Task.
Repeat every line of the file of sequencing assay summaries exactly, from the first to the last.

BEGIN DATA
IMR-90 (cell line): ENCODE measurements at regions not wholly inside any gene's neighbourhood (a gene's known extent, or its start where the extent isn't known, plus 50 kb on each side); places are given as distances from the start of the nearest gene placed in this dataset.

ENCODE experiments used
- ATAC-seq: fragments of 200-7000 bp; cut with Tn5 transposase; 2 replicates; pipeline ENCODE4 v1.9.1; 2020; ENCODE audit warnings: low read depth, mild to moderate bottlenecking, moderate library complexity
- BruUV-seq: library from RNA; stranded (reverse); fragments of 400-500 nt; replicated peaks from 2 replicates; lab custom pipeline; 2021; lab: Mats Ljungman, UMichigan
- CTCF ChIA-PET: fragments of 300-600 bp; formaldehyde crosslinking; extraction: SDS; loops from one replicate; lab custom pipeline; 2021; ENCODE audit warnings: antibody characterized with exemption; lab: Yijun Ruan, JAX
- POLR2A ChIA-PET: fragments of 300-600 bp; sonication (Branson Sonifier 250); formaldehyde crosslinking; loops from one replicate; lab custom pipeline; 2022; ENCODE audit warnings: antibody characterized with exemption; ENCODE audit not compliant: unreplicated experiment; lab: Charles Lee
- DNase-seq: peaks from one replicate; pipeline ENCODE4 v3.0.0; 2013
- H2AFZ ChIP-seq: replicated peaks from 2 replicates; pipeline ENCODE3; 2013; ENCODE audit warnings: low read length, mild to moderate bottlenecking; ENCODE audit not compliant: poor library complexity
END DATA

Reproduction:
IMR-90 (cell line): ENCODE measurements at regions not wholly inside any gene's neighbourhood (a gene's known extent, or its start where the extent isn't known, plus 50 kb on each side); places are given as distances from the start of the nearest gene placed in this dataset.

ENCODE experiments used
- ATAC-seq: fragments of 200-7000 bp; cut with Tn5 transposase; 2 replicates; pipeline ENCODE4 v1.9.1; 2020; ENCODE audit warnings: low read depth, mild to moderate bottlenecking, moderate library complexity
- BruUV-seq: library from RNA; stranded (reverse); fragments of 400-500 nt; replicated peaks from 2 replicates; lab custom pipeline; 2021; lab: Mats Ljungman, UMichigan
- CTCF ChIA-PET: fragments of 300-600 bp; formaldehyde crosslinking; extraction: SDS; loops from one replicate; lab custom pipeline; 2021; ENCODE audit warnings: antibody characterized with exemption; lab: Yijun Ruan, JAX
- POLR2A ChIA-PET: fragments of 300-600 bp; sonication (Branson Sonifier 250); formaldehyde crosslinking; loops from one replicate; lab custom pipeline; 2022; ENCODE audit warnings: antibody characterized with exemption; ENCODE audit not compliant: unreplicated experiment; lab: Charles Lee
- DNase-seq: peaks from one replicate; pipeline ENCODE4 v3.0.0; 2013
- H2AFZ ChIP-seq: replicated peaks from 2 replicates; pipeline ENCODE3; 2013; ENCODE audit warnings: low read length, mild to moderate bottlenecking; ENCODE audit not compliant: poor library complexity